In this tsunami of adoration leading up to the centennial of his birthday on Sunday, Ronald Reagan is touted as the model of Republican, and even tea party, virtue. But Reagan's acolytes may be misunderstanding the master's record.
Is the Reagan who's being recalled as a paragon of conservative rectitude the Reagan of reality? Was Reagan an unflinching, true-blue conservative? Or was he in fact something else — a pragmatic realist in both foreign and domestic policy and a leader, like most presidents, who committed mistakes and errors in judgment that can't be wished away?
Certainly Reagan faithfully adhered to GOP liturgy by bashing big government and spending. When it came to foreign affairs, he took the hardest of hard lines in a 1983 speech that dubbed the Soviet Union an "evil empire."
But early in his political career, as governor of California, Reagan displayed his pragmatic side, signing an abortion bill and agreeing to a $1 billion state tax hike. Similarly, as president, he paid lip service to ending abortion but never did anything about it. And he worked with congressional Democrats on a massive tax hike in 1982, thereby averting the worst effects of the supply-side deficit spending he had endorsed when he entered office the year before.
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Moreover, Reagan, the putative foe of big government, had accumulated hundreds of billions of dollars in debt by the end of his second term.
Nor did the Great Communicator display great fidelity to hard-line conservative principles when it came to foreign policy, especially in dealing with the Soviet Union. Instead, it was his conciliatory side that came to the fore.
Reagan placed a premium on alliances with Western Europe and tried to keep American troops out of foreign combat, including withdrawing them from Lebanon in 1983. He heeded his moderate advisers, not extreme voices from the far right. When the far right did get its way, as in the Iran-Contra affair — a debacle that almost brought down Reagan's presidency — it's not clear that he was cognizant of its illegal actions.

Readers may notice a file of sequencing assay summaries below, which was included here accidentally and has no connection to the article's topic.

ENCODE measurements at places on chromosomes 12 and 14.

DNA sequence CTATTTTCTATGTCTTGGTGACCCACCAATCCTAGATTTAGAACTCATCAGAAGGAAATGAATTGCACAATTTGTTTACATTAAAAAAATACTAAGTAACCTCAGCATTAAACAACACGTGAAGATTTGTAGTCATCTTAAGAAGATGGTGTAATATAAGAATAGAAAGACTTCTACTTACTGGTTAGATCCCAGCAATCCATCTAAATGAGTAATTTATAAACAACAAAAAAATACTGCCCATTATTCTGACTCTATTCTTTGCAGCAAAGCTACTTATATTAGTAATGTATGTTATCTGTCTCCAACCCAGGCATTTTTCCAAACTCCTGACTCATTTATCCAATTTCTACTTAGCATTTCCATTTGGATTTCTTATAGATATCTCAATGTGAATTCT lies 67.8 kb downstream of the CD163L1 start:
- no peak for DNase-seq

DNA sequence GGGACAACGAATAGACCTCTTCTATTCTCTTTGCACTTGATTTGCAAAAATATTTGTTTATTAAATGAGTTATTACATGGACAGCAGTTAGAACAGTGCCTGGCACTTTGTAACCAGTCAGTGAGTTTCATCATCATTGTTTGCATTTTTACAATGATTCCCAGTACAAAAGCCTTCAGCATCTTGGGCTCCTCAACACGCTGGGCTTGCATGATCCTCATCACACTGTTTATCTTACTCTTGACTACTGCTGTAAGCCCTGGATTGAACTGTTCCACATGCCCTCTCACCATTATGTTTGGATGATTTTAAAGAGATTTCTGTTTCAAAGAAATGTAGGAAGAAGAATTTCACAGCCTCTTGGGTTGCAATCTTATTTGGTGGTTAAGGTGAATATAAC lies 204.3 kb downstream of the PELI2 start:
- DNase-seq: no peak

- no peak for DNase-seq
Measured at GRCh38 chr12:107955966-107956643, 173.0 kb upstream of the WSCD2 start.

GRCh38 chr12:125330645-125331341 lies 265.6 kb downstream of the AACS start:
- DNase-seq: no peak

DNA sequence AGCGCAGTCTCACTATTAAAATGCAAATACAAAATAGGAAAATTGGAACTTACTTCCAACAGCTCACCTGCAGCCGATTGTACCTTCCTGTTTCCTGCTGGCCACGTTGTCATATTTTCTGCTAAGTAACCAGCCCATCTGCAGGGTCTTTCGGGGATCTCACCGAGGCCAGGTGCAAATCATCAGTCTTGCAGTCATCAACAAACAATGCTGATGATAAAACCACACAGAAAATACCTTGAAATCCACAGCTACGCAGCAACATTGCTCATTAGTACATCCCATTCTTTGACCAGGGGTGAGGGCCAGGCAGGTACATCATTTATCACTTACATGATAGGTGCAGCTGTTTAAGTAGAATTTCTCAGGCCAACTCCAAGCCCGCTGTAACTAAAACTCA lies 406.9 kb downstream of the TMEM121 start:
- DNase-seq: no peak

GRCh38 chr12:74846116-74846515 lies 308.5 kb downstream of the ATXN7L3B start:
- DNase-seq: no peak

Nothing ended up infuriating the right more than Reagan's fear of the prospect of nuclear war. To the outrage of conservatives such as commentator George Will, he tried to cut a deal in 1987 with Soviet leader Mikhail Gorbachev in Reykjavik, Iceland, that would have abolished nuclear weapons. He went on to sign the sweeping START I arms-control treaty with the Kremlin, slashing the number of intercontinental ballistic missiles. So much for Reagan the ideologue.
In fact, history may see in Reagan a great president, just not in the mold of his current boosters. His greatness rested precisely in his readiness to abandon his conservative principles when it made sense to do so. That's how he helped achieve the gains often ascribed to him: He delivered the knockout blow to communism by making common cause with the enemy. He protected national security by backing away from nuclear weapons.
In short, a bogus myth about Reagan has become far more precious to today's GOP than his actual record. Despite venerating Reagan, the party has moved to the right of him, suggesting that the federal government should be kneecapped and that a unilateralist, militaristic foreign policy would fulfill Reagan's legacy. Reagan, however, did not demonize his enemies, snub allies or try to destroy the federal government.
Reagan, in other words, couldn't be counted among contemporary Reaganites.